Fresh Takes: Winter ’24

Live at the Bar
Talk
On Site

Discover some of the best new works publishing this season — featuring readings from established and emerging writers in the Library Bar.

Event Information

16 July 2024, 6:00pm - 8:00pm
General Admission:  
$10.00
The Library Bar, entry via Hospital Road

1 Shakespeare Place
Sydney NSW 2000
Australia
+61 2 9273 1414

Red orange gradient background, with headshots of 6 x authors. The first, Khin Myint, is a smiling man in a green-brown beret. The second is Ashlee Donohue, a woman with long wavy hair wearing a blazer. The third is Jessie Tu, a woman with short black hair, glasses and a collared white shirt. The fourth is Winnie Dunn, a woman with long black hair standing against a red wall. The fifth is James Bradley, a man wearing a charcoal grey shirt. The sixth is Ellen van Neerven, a smily person with short dark hair

 

Library Bar opens: from 5 pm
Event commences: 6 pm
Please note: this event is 18+

Fresh Takes is a seasonal showcase of some of the best new pieces of publishing, featuring writers reading from their new works and reflecting on the writers and creators who have shaped them.

 

James Bradley is a writer and critic. His books include the recently published Deep Water, the novels Wrack, The Deep Field, The Resurrectionist, Clade and Ghost Species, a book of poetry, Paper Nautilus, and The Penguin Book of the Ocean. His essays and articles have appeared in The Monthly, The Guardian, Sydney Review of Books, Griffith Review, Meanjin, the Weekend Australian and the Sydney Morning Herald. In 2012 he won the Pascall Prize for Australia’s Critic of the Year, and he has been shortlisted twice for the Bragg Prize for Science Writing and nominated for a Walkley Award. He lives in Sydney.

Ashlee Donohue is a proud Aboriginal woman from the Dunghutti nation, born and raised in Kempsey, NSW. She is an author, educator and media commentator advocating domestic and family violence awareness. A highly sought-after facilitator, speaker, consultant and powerful advocate, Ashlee has presented at the United Nations Commission on the Status of Women forums in New York City, and has written for publications such as Mamamia, IndigenousX and The Guardian. She has been the lead writer and co-creator for numerous anti-violence campaigns and anti-racism education materials. Ashlee is currently the CEO of Mudgin-Gal Aboriginal Women’s Centre, sits on the City of Sydney’s Aboriginal and Torres Strait Islander Advisory Panel and is on the Domestic Violence NSW Aboriginal and Torres Strait Islander Steering Committee. Her memoir, Because I Love Him, has just been published.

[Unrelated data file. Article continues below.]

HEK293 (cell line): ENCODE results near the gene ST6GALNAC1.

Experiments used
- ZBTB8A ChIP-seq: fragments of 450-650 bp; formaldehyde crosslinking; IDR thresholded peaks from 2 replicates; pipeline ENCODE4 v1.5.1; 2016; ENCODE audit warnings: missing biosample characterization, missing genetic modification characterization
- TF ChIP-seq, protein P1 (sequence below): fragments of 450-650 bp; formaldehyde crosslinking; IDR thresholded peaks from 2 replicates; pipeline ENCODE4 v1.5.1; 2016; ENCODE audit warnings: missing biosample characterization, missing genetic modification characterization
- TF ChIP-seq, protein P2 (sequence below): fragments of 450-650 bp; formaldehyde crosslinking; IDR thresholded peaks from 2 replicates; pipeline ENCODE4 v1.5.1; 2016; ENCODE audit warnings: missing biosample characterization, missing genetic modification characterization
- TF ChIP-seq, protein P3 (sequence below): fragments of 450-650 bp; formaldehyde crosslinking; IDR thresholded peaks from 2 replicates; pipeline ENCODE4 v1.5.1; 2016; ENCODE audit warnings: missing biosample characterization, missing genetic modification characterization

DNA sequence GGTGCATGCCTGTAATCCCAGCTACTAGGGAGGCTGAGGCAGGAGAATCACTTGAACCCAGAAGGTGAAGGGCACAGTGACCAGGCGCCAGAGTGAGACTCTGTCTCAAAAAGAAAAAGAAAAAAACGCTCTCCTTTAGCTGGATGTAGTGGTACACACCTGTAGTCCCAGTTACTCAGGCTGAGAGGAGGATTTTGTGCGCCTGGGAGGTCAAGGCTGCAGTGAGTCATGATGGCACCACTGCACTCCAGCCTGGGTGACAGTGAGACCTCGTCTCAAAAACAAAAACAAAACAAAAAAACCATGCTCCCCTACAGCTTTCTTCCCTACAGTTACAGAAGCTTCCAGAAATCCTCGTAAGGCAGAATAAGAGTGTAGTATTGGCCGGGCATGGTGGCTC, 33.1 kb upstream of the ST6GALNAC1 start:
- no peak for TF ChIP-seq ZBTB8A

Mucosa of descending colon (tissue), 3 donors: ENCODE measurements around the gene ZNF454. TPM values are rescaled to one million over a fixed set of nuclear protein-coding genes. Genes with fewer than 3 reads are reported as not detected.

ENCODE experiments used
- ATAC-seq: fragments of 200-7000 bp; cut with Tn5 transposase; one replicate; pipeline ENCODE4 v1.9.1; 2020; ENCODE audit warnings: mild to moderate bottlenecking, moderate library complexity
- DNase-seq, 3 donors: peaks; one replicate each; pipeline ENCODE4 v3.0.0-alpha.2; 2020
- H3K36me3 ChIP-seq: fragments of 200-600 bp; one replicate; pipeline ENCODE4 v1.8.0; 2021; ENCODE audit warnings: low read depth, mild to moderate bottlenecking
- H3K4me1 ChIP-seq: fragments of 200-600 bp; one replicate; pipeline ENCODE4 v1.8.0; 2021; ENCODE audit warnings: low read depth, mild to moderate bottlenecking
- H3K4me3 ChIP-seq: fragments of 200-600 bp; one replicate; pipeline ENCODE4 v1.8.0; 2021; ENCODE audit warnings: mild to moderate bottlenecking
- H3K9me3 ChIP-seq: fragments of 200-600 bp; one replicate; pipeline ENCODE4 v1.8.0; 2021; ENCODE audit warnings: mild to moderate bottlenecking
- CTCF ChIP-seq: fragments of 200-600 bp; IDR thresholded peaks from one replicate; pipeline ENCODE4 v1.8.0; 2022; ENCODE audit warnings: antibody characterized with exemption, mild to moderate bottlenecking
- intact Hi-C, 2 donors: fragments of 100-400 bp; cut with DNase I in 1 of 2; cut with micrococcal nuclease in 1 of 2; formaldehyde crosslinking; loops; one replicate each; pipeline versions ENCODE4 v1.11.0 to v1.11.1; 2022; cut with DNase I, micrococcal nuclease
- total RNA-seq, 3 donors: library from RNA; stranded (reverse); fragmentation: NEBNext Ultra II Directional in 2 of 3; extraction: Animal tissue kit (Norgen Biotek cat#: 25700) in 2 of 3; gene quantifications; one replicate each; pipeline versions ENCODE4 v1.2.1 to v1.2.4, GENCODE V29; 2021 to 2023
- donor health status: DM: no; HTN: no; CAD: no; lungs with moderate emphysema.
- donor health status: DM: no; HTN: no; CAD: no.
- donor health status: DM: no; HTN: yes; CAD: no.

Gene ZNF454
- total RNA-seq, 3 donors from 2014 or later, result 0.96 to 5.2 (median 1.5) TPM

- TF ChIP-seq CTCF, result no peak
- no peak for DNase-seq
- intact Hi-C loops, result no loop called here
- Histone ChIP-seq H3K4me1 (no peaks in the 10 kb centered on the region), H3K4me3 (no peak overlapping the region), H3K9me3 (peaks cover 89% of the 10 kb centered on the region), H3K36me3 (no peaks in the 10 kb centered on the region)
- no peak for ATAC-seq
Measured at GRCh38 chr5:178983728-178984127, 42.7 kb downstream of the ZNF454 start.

Winnie Dunn is a writer, editor and the general manager of Sweatshop Literacy Movement. She holds a Bachelor of Arts degree from Western Sydney University and was a finalist for the university’s Breakthrough Alumni Award. Winnie’s articles, essays, poems and short stories have appeared in Meanjin, Griffith Review, The Guardian and Sydney Review of Books. Her critically acclaimed curated works include: Sweatshop Women, Another Australia and Straight Up Islander – Australia's first collection of mainstream Pasifika-Australian stories. Winnie’s writing has been assisted by the Copyright Agency and the Australia Council for the Arts. Dirt Poor Islanders is her debut work of fiction.

Khin Myint lives in Perth. His writing has appeared in the Sydney Morning Herald and The West Australian, among other publications. He was selected as one of ten participants in the Wheeler Centre’s Next Chapter scheme in 2021. His memoir, Fragile Creatures, has just been published.

Jessie Tu is a book critic at The Age and Sydney Morning Herald, and a journalist for Women’s Agenda. Her debut novel, A Lonely Girl is a Dangerous Thing, won the 2021 ABIA for Literary Fiction Book of the Year. The Honeyeater is her second novel.

Ellen van Neerven is an award-winning writer of Mununjali Yugambeh and Dutch heritage. They have authored two poetry collections, Throat and Comfort Food, one work of fiction, Heat and Light, and a non-fiction collection called Personal Score, which received the 2024 Victorian Premier’s Prize for Non-Fiction. Premiering at Carriageworks in July 2024, swim is Ellen’s debut play.